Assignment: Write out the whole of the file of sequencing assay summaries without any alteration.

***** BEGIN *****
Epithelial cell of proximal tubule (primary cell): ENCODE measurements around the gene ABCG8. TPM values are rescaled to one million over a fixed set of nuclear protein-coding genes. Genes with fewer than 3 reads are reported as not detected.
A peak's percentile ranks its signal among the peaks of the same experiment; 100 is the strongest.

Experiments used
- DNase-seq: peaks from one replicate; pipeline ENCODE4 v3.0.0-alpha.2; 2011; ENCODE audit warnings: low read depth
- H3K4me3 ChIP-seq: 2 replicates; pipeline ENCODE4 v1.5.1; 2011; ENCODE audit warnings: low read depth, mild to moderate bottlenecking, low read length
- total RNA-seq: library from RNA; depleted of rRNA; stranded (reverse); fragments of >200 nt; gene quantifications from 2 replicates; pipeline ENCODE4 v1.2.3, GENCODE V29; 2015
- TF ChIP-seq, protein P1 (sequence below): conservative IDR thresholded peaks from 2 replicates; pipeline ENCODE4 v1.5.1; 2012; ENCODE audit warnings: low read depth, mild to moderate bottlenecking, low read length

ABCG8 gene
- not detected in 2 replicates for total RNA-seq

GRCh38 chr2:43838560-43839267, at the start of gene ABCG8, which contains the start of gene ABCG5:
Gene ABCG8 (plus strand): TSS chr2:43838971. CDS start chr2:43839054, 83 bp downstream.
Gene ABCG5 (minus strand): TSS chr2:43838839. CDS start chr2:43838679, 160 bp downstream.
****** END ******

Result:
Epithelial cell of proximal tubule (primary cell): ENCODE measurements around the gene ABCG8. TPM values are rescaled to one million over a fixed set of nuclear protein-coding genes. Genes with fewer than 3 reads are reported as not detected.
A peak's percentile ranks its signal among the peaks of the same experiment; 100 is the strongest.

Experiments used
- DNase-seq: peaks from one replicate; pipeline ENCODE4 v3.0.0-alpha.2; 2011; ENCODE audit warnings: low read depth
- H3K4me3 ChIP-seq: 2 replicates; pipeline ENCODE4 v1.5.1; 2011; ENCODE audit warnings: low read depth, mild to moderate bottlenecking, low read length
- total RNA-seq: library from RNA; depleted of rRNA; stranded (reverse); fragments of >200 nt; gene quantifications from 2 replicates; pipeline ENCODE4 v1.2.3, GENCODE V29; 2015
- TF ChIP-seq, protein P1 (sequence below): conservative IDR thresholded peaks from 2 replicates; pipeline ENCODE4 v1.5.1; 2012; ENCODE audit warnings: low read depth, mild to moderate bottlenecking, low read length

ABCG8 gene
- not detected in 2 replicates for total RNA-seq

GRCh38 chr2:43838560-43839267, at the start of gene ABCG8, which contains the start of gene ABCG5:
Gene ABCG8 (plus strand): TSS chr2:43838971. CDS start chr2:43839054, 83 bp downstream.
Gene ABCG5 (minus strand): TSS chr2:43838839. CDS start chr2:43838679, 160 bp downstream.